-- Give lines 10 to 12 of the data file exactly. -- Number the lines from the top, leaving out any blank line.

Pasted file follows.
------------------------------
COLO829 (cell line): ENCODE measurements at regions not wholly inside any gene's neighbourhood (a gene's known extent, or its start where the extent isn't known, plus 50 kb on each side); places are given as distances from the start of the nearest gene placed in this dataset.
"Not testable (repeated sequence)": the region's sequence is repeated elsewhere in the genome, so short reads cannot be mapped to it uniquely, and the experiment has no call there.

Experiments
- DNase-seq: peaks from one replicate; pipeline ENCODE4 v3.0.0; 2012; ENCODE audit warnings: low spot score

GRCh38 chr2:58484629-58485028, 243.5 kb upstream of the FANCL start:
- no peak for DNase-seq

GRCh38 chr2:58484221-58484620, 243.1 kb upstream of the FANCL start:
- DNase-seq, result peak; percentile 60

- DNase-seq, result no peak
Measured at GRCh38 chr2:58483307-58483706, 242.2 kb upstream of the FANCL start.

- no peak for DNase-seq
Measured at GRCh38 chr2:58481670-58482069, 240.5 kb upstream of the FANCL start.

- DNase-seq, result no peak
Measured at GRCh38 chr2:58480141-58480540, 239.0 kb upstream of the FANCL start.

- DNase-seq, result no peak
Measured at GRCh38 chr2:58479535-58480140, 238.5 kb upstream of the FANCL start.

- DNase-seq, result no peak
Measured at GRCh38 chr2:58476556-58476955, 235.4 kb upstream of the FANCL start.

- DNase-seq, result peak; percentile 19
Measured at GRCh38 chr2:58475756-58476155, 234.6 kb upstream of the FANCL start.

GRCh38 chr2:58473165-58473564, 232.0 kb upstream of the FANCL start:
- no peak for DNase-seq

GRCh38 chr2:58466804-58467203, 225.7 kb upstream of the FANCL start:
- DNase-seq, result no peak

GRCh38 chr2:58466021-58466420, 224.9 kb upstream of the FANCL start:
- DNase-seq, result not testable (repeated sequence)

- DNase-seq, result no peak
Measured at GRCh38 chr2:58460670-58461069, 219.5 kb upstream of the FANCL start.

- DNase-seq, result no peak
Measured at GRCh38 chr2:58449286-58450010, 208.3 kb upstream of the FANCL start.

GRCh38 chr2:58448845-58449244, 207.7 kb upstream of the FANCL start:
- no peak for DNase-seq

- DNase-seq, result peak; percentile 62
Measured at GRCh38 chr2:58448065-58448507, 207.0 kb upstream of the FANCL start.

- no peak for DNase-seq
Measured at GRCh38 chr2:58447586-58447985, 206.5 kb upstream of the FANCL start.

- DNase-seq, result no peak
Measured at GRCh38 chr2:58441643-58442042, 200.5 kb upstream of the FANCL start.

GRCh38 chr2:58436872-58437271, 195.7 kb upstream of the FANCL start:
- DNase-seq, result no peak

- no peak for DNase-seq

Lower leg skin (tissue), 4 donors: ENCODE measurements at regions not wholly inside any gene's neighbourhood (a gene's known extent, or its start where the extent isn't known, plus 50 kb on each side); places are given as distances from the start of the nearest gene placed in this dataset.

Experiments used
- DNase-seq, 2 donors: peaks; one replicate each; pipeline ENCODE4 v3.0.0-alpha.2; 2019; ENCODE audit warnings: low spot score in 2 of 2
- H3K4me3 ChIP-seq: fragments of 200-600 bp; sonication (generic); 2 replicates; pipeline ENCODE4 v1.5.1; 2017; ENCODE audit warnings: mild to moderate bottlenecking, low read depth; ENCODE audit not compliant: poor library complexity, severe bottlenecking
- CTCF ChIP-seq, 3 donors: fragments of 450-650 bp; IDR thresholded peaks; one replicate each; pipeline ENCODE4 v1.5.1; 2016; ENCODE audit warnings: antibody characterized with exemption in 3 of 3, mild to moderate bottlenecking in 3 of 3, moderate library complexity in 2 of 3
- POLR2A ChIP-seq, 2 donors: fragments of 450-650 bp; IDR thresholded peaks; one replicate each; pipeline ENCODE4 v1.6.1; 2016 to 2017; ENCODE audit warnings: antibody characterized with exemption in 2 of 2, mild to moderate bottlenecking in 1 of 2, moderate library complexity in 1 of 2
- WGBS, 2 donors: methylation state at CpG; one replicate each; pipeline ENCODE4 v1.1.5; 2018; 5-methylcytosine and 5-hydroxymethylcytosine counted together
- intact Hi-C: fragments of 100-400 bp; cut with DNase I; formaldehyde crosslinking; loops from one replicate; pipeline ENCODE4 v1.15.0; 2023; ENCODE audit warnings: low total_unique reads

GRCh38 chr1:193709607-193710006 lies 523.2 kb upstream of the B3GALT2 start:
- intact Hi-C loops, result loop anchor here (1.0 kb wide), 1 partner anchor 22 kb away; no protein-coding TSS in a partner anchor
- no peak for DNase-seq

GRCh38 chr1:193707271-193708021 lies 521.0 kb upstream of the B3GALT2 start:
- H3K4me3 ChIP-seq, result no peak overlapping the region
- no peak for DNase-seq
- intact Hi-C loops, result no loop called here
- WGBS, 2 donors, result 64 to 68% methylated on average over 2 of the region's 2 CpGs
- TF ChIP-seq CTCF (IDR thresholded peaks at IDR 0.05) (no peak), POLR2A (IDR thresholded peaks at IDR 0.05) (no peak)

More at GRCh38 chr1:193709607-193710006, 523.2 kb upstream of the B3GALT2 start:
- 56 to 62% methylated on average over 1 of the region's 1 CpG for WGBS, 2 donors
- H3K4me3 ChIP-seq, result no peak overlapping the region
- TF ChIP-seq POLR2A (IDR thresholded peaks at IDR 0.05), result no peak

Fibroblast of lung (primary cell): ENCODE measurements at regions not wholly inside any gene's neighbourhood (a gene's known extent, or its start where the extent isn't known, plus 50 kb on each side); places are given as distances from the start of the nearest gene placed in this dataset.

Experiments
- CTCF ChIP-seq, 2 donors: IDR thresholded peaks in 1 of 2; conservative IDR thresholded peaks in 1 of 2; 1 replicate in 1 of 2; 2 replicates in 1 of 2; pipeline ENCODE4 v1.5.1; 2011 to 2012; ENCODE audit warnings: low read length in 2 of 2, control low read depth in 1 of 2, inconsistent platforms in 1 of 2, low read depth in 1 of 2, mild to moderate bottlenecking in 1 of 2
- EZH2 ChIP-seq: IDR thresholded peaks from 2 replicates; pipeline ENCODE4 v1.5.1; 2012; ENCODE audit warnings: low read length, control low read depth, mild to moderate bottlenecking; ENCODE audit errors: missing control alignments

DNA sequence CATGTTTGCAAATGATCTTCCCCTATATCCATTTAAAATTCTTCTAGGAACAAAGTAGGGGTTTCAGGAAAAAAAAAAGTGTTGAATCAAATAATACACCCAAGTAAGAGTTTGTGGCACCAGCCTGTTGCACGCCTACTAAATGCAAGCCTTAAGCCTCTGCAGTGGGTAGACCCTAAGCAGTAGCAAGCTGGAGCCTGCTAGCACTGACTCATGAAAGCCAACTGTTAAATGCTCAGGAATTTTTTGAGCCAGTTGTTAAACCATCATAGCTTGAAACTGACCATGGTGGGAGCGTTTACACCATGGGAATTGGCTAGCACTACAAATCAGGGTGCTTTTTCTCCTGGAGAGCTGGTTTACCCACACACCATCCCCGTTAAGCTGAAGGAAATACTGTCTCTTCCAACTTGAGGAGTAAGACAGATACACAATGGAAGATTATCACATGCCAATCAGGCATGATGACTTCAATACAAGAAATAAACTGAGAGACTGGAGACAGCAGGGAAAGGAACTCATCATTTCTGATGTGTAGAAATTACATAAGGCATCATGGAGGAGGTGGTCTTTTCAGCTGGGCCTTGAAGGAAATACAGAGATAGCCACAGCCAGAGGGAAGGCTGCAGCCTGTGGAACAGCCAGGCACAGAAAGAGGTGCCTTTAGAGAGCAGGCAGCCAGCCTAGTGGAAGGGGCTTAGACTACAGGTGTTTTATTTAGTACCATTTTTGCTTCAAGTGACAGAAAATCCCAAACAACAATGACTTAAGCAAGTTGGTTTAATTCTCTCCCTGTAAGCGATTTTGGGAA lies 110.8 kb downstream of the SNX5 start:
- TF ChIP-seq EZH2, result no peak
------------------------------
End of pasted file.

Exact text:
Measured at GRCh38 chr2:58483307-58483706, 242.2 kb upstream of the FANCL start.

- no peak for DNase-seq
Measured at GRCh38 chr2:58481670-58482069, 240.5 kb upstream of the FANCL start.